A new tool to ease national reporting on freshwater ecosystems will allow governments – despite limited movement in many countries due to COVID-19 – to continue to meet their national environmental reporting obligations and stay on track to preserve and restore a healthy environment.
Developed in April 2020 for the SDG6 global data drive by the UN Environment Programme (UNEP) in partnership with Google and the European Commission’s (EC) Joint Research Centre (JRC), the Freshwater Ecosystems Explorer is a free and easy-to-use data platform providing up-to-date, high-resolution geospatial data showing the extent to which freshwater ecosystems change over time. The site contains unique, first-of-a-kind water datasets through which users can visualize dynamic changes to permanent and seasonal surface water; reservoirs; lake water quality; wetlands and mangroves.
“As the world deals with the devastation caused by this pandemic, it is important that countries continue to make progress on their environmental commitments, which ultimately have the potential to prevent future natural disasters,” said Susan Gardner, Director of UNEP’s Ecosystems Division. “We hope that this platform, which allows for continuity in reporting, will meaningfully contribute to decision-making to improve countries’ freshwater ecosystems.”
Fresh water, in sufficient quantity and quality, is essential for all aspects of life and fundamental to sustainable development. Water-related ecosystems, including lakes, rivers, wetlands and groundwater, supply water and food to billions of people, provide unique habitats for many plants and animals and protect us from droughts and floods. These ecosystems harbor exceptional biodiversity, hosting 40 percent of all plant and animal species, including more fish species than have been found in the world’s oceans.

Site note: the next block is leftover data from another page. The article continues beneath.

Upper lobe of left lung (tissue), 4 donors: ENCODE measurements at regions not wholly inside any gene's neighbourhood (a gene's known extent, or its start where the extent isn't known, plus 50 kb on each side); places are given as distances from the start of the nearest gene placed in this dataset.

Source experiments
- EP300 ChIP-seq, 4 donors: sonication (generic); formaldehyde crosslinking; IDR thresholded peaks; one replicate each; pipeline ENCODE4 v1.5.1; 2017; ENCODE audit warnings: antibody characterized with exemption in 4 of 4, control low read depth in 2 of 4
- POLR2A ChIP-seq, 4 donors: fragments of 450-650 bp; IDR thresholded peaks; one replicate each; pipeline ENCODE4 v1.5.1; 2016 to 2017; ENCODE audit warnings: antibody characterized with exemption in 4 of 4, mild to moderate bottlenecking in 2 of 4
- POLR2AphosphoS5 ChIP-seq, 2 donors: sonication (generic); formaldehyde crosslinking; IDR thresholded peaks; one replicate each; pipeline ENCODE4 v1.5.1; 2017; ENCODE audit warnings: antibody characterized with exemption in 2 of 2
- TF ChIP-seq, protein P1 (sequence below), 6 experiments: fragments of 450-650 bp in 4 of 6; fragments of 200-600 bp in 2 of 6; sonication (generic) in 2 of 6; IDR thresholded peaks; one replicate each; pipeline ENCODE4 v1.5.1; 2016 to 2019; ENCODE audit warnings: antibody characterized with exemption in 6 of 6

Because decisions on freshwater are made by varying levels of government (national and sub-national government authorities), data on the freshwater ecosystems explorer can also be visualized at different scales, from the national scale right down to small individual watersheds and lakes.
UNEP is the UN entity mandated to support countries with monitoring and reporting SDG indicator 6.6.1, which tracks changes to water-related ecosystems over time. In 2017, following UNEP's request to all member states to provide national SDG indicator 6.6.1 data for the first time, this global data drive process revealed that less than 20% of member states were able to report on the changing extent of their freshwater ecosystems. The freshwater ecosystem explorer was conceived in response to this gap.
The EC-JRC’s earth observation and environmental monitoring scientists had an integral role in designing and developing the indicators and interface of UNEP’s new freshwater ecosystem explorer. They provided a synopsis of water-related ecosystems using the Global Surface Water Explorer, a JRC-Google Earth Engine tool that maps and analyses the dynamics of global surface waters over time, and the Global Reservoir dataset, which provides maximum reservoir area for major reservoirs at a global scale. The new tool also uses the Copernicus Global Land Service’s Lake Water Quality product, which was fine-tuned to meet the SDG requirements.
“Over the last six years, this partnership has spanned developing the initial fundamental science, producing a global data product and collaborating with member states,” said Brian Sullivan from Google’s Earth Engine team. “We are excited to bring the latest technology to the UN to enable equitable access to information, support governments water policy decisions, and encourage global implementation of the SDGs.”